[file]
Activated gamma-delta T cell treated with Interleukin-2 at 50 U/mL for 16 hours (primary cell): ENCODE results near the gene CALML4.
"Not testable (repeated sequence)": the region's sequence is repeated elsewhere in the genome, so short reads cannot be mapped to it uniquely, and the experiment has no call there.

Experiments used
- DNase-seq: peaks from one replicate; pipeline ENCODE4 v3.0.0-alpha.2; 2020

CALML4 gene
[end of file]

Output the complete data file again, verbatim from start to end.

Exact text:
Activated gamma-delta T cell treated with Interleukin-2 at 50 U/mL for 16 hours (primary cell): ENCODE results near the gene CALML4.
"Not testable (repeated sequence)": the region's sequence is repeated elsewhere in the genome, so short reads cannot be mapped to it uniquely, and the experiment has no call there.

Experiments used
- DNase-seq: peaks from one replicate; pipeline ENCODE4 v3.0.0-alpha.2; 2020

CALML4 gene